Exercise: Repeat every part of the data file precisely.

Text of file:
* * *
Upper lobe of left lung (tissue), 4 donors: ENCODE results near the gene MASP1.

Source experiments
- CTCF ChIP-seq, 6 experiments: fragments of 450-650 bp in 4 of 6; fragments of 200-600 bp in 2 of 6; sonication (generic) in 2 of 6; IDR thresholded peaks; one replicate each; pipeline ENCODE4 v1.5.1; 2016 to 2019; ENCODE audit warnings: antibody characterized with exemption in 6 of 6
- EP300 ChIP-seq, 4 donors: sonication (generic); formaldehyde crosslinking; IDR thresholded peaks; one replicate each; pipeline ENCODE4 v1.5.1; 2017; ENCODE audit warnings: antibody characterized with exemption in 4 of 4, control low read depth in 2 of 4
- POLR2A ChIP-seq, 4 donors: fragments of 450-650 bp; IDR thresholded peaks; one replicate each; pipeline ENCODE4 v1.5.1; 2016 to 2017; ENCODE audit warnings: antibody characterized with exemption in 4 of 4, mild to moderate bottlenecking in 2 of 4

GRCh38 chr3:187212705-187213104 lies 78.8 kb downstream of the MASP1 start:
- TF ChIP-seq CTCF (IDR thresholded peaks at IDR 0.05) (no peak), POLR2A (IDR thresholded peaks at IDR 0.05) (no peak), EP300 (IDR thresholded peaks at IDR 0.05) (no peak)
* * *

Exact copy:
Upper lobe of left lung (tissue), 4 donors: ENCODE results near the gene MASP1.

Source experiments
- CTCF ChIP-seq, 6 experiments: fragments of 450-650 bp in 4 of 6; fragments of 200-600 bp in 2 of 6; sonication (generic) in 2 of 6; IDR thresholded peaks; one replicate each; pipeline ENCODE4 v1.5.1; 2016 to 2019; ENCODE audit warnings: antibody characterized with exemption in 6 of 6
- EP300 ChIP-seq, 4 donors: sonication (generic); formaldehyde crosslinking; IDR thresholded peaks; one replicate each; pipeline ENCODE4 v1.5.1; 2017; ENCODE audit warnings: antibody characterized with exemption in 4 of 4, control low read depth in 2 of 4
- POLR2A ChIP-seq, 4 donors: fragments of 450-650 bp; IDR thresholded peaks; one replicate each; pipeline ENCODE4 v1.5.1; 2016 to 2017; ENCODE audit warnings: antibody characterized with exemption in 4 of 4, mild to moderate bottlenecking in 2 of 4

GRCh38 chr3:187212705-187213104 lies 78.8 kb downstream of the MASP1 start:
- TF ChIP-seq CTCF (IDR thresholded peaks at IDR 0.05) (no peak), POLR2A (IDR thresholded peaks at IDR 0.05) (no peak), EP300 (IDR thresholded peaks at IDR 0.05) (no peak)